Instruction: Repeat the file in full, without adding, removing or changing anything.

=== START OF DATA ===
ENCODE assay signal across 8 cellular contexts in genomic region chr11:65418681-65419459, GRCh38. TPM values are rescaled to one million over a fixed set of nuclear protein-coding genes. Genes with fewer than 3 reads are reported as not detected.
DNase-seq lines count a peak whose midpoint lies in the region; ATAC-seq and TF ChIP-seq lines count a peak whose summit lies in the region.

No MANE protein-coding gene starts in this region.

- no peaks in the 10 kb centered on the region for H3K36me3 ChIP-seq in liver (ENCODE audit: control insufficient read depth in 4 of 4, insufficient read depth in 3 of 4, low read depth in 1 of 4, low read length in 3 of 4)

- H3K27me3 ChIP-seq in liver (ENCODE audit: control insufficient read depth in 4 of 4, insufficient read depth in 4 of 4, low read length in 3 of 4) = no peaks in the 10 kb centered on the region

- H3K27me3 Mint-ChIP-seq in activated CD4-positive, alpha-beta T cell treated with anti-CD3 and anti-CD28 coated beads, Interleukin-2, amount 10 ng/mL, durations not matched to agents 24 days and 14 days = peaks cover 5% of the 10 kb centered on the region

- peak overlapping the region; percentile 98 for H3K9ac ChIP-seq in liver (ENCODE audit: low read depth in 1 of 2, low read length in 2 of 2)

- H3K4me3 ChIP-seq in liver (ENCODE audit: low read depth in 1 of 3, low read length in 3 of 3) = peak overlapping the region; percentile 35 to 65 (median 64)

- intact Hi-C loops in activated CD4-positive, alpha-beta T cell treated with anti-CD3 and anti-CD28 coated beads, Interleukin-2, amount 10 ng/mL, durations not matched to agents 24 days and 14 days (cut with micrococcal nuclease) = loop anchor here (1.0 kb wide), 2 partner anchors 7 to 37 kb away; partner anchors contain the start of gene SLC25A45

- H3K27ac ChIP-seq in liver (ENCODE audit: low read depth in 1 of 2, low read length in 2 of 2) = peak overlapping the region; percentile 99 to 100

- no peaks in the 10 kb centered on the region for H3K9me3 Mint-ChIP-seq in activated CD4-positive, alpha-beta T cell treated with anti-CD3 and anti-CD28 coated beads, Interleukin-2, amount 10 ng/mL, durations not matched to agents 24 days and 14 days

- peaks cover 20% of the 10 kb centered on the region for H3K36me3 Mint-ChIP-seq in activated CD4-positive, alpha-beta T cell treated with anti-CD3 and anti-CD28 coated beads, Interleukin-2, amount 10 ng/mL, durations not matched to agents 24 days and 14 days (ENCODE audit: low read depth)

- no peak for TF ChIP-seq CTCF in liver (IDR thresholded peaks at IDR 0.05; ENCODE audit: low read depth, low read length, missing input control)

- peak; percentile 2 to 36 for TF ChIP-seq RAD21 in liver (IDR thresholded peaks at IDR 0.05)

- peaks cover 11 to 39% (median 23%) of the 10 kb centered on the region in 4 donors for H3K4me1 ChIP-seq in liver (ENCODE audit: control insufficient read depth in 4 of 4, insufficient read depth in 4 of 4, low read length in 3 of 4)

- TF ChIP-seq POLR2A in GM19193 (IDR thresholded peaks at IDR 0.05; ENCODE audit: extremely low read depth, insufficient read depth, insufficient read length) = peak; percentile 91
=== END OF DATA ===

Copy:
ENCODE assay signal across 8 cellular contexts in genomic region chr11:65418681-65419459, GRCh38. TPM values are rescaled to one million over a fixed set of nuclear protein-coding genes. Genes with fewer than 3 reads are reported as not detected.
DNase-seq lines count a peak whose midpoint lies in the region; ATAC-seq and TF ChIP-seq lines count a peak whose summit lies in the region.

No MANE protein-coding gene starts in this region.

- no peaks in the 10 kb centered on the region for H3K36me3 ChIP-seq in liver (ENCODE audit: control insufficient read depth in 4 of 4, insufficient read depth in 3 of 4, low read depth in 1 of 4, low read length in 3 of 4)

- H3K27me3 ChIP-seq in liver (ENCODE audit: control insufficient read depth in 4 of 4, insufficient read depth in 4 of 4, low read length in 3 of 4) = no peaks in the 10 kb centered on the region

- H3K27me3 Mint-ChIP-seq in activated CD4-positive, alpha-beta T cell treated with anti-CD3 and anti-CD28 coated beads, Interleukin-2, amount 10 ng/mL, durations not matched to agents 24 days and 14 days = peaks cover 5% of the 10 kb centered on the region

- peak overlapping the region; percentile 98 for H3K9ac ChIP-seq in liver (ENCODE audit: low read depth in 1 of 2, low read length in 2 of 2)

- H3K4me3 ChIP-seq in liver (ENCODE audit: low read depth in 1 of 3, low read length in 3 of 3) = peak overlapping the region; percentile 35 to 65 (median 64)

- intact Hi-C loops in activated CD4-positive, alpha-beta T cell treated with anti-CD3 and anti-CD28 coated beads, Interleukin-2, amount 10 ng/mL, durations not matched to agents 24 days and 14 days (cut with micrococcal nuclease) = loop anchor here (1.0 kb wide), 2 partner anchors 7 to 37 kb away; partner anchors contain the start of gene SLC25A45

- H3K27ac ChIP-seq in liver (ENCODE audit: low read depth in 1 of 2, low read length in 2 of 2) = peak overlapping the region; percentile 99 to 100

- no peaks in the 10 kb centered on the region for H3K9me3 Mint-ChIP-seq in activated CD4-positive, alpha-beta T cell treated with anti-CD3 and anti-CD28 coated beads, Interleukin-2, amount 10 ng/mL, durations not matched to agents 24 days and 14 days

- peaks cover 20% of the 10 kb centered on the region for H3K36me3 Mint-ChIP-seq in activated CD4-positive, alpha-beta T cell treated with anti-CD3 and anti-CD28 coated beads, Interleukin-2, amount 10 ng/mL, durations not matched to agents 24 days and 14 days (ENCODE audit: low read depth)

- no peak for TF ChIP-seq CTCF in liver (IDR thresholded peaks at IDR 0.05; ENCODE audit: low read depth, low read length, missing input control)

- peak; percentile 2 to 36 for TF ChIP-seq RAD21 in liver (IDR thresholded peaks at IDR 0.05)

- peaks cover 11 to 39% (median 23%) of the 10 kb centered on the region in 4 donors for H3K4me1 ChIP-seq in liver (ENCODE audit: control insufficient read depth in 4 of 4, insufficient read depth in 4 of 4, low read length in 3 of 4)

- TF ChIP-seq POLR2A in GM19193 (IDR thresholded peaks at IDR 0.05; ENCODE audit: extremely low read depth, insufficient read depth, insufficient read length) = peak; percentile 91